I finally got around to improving the way procedurally generated locations work. Now, locations can have a procgen tag, which causes the game to look for a default set of rules for generating the location when the player enters it. This lets me specify things like which dungeon generation algorithm to use, what tiles to use, which monsters to make present, and things like that.
Additionally, I can specify a list of overrides on a per-level basis, so I can make certain floors of a dungeon different. For example, the first few levels could be brick-and-mortar dungeons, before devolving into rock face caverns with their own colour scheme and different monsters present. Another option available to me is to specify a premade map, so I can have fixed points within a dungeon — boss chambers, alters, shops, or whatever. Within these premade locations, I can even specify which position and level within the dungeon an exit should take you to, so I can also make shortcuts around larger labyrinths. All this should let me build some more engaging dungeon locations.
Alongside this dungeon revamp, I added a couple of complimentary features: procedurally generated quests and quest-locked portals. BotLG is a little unusual in that monsters won’t attack the player; combat is only initiated by the player bumping into a monster themselves. Now, this would mean that you could carefully navigate your way to the bottom of a dungeon and never face any actual danger, which is ridiculous.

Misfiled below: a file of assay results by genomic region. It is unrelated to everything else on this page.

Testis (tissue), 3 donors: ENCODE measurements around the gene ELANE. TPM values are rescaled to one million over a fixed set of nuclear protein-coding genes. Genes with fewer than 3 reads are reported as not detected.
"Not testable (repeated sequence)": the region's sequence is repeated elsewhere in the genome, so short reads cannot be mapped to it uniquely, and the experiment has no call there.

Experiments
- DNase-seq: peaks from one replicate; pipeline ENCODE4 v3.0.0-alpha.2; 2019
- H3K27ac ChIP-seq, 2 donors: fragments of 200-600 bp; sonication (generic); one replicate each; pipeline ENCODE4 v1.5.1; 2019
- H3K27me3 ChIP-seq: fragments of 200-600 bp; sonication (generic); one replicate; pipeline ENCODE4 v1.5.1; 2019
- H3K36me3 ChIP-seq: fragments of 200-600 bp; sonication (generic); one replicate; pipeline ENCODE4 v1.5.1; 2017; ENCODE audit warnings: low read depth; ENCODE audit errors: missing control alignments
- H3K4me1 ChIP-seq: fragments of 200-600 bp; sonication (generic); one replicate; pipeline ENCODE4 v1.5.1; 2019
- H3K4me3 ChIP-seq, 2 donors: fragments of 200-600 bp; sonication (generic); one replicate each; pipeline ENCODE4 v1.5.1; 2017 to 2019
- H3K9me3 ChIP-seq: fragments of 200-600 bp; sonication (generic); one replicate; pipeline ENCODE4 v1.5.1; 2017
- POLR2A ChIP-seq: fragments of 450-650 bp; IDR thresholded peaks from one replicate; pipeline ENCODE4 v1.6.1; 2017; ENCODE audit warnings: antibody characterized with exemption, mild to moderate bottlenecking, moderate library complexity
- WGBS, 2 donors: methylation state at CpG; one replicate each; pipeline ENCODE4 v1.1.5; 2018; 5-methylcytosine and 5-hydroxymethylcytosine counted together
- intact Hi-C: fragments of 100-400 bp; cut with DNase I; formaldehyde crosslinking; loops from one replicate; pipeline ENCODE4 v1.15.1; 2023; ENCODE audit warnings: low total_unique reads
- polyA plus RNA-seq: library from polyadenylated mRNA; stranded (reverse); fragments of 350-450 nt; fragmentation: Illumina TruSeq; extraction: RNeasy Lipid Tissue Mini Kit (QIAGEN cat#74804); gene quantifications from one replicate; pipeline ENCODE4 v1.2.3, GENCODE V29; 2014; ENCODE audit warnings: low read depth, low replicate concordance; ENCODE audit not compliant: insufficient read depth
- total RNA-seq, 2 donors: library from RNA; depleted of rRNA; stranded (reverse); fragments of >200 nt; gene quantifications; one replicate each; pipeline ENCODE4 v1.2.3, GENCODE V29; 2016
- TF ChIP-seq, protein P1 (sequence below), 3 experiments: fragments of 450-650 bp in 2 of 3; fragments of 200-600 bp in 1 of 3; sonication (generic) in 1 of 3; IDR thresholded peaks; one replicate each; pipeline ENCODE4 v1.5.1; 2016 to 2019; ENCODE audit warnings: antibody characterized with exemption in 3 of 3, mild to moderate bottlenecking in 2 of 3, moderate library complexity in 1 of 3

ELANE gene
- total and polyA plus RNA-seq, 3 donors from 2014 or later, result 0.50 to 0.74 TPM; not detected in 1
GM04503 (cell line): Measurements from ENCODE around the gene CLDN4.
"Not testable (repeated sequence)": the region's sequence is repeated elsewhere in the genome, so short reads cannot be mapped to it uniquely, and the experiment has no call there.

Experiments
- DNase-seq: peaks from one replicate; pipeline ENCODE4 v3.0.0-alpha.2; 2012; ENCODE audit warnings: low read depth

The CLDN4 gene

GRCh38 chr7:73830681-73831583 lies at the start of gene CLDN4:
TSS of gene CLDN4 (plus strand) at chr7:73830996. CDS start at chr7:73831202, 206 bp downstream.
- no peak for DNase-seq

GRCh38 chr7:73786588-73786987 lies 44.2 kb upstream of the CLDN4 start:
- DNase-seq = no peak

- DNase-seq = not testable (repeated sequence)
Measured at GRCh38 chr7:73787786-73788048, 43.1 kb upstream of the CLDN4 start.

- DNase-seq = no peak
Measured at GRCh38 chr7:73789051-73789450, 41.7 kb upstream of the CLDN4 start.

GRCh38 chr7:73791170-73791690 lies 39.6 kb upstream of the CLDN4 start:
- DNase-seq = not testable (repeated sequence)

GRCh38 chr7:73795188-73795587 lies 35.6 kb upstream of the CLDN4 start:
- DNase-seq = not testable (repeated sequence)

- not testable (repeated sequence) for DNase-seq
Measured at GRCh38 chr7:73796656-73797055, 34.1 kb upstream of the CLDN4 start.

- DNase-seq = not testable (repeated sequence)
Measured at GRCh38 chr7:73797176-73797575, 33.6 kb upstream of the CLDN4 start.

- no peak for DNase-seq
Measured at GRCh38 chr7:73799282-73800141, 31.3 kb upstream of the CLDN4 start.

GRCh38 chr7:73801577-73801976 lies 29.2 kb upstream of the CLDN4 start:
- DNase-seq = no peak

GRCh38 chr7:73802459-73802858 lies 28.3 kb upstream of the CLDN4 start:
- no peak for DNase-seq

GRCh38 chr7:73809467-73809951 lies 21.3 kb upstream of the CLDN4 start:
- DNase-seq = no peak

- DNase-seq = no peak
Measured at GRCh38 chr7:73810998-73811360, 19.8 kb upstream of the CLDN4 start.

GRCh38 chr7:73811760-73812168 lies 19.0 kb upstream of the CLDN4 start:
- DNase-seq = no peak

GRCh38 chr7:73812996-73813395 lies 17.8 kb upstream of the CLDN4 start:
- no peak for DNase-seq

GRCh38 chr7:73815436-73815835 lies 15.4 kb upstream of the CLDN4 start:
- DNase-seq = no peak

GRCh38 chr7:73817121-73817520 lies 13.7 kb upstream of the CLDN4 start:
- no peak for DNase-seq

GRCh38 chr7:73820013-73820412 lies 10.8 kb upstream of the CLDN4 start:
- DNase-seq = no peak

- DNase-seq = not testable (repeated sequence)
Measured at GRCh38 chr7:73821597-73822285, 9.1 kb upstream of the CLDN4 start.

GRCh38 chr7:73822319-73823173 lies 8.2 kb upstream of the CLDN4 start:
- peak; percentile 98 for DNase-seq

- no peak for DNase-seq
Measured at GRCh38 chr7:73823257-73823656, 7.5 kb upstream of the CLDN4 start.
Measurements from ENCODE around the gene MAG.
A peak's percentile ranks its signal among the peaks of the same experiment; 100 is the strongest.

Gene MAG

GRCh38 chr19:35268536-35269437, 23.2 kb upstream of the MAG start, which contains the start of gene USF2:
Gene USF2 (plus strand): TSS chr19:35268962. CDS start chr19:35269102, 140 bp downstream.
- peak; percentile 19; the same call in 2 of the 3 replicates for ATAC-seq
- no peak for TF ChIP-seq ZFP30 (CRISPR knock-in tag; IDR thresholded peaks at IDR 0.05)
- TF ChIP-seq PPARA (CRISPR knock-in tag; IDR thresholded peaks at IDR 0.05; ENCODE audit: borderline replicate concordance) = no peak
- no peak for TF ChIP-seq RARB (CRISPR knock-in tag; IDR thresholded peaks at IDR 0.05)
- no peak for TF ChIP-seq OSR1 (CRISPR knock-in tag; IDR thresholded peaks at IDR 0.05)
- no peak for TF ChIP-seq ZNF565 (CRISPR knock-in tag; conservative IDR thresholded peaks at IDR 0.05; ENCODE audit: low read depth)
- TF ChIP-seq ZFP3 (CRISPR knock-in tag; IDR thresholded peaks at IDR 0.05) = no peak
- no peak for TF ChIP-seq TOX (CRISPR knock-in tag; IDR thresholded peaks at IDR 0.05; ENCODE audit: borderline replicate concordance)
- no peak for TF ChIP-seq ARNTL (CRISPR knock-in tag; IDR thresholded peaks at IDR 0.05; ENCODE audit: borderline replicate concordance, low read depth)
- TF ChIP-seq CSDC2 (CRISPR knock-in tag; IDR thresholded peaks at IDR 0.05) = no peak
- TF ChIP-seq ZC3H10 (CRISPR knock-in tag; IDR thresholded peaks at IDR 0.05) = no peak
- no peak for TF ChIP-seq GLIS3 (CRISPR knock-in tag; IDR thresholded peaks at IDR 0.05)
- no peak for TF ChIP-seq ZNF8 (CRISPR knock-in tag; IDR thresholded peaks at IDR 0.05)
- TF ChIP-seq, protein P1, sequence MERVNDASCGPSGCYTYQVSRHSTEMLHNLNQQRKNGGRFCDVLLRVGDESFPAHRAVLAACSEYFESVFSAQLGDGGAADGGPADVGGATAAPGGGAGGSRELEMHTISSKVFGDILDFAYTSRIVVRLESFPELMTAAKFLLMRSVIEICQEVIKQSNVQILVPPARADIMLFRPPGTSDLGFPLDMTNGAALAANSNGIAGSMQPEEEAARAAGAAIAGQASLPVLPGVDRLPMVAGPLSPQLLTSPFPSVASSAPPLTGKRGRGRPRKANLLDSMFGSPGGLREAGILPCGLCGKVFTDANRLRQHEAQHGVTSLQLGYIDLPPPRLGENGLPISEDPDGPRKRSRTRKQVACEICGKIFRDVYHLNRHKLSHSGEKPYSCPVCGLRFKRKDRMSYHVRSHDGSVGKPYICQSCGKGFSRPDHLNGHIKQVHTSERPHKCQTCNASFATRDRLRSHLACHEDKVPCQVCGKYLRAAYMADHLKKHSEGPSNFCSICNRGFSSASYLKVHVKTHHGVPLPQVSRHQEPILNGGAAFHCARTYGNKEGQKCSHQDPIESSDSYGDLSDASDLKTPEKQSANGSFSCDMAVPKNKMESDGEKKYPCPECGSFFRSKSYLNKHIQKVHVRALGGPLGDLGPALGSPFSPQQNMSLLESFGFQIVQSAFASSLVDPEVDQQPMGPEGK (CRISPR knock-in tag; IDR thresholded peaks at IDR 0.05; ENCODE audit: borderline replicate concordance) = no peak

To help combat this, I implemented a flag on portals (like doors, staircases, etc., any tile that moves you to another location) that makes that portal only work if a specified quest has been completed. When you enter a dungeon floor, a quest template is picked from a list, and the conditions to complete it are adjusted based on the current difficulty level. Players can only use the stairs down to the next level once the quest is completed; if the player leaves the dungeon, the quest is abandoned.
I’m going to use this system to flesh out the Rat King’s Lair, the first procedural dungeon the player will come across, and then add in a couple more. I’m increasingly thinking I need to revamp the starting area so the player can more immediately jump into some dungeon crawling without having to find the Rat King’s Lair, which is a fair distance away from the player’s start location, and a little off the beaten track.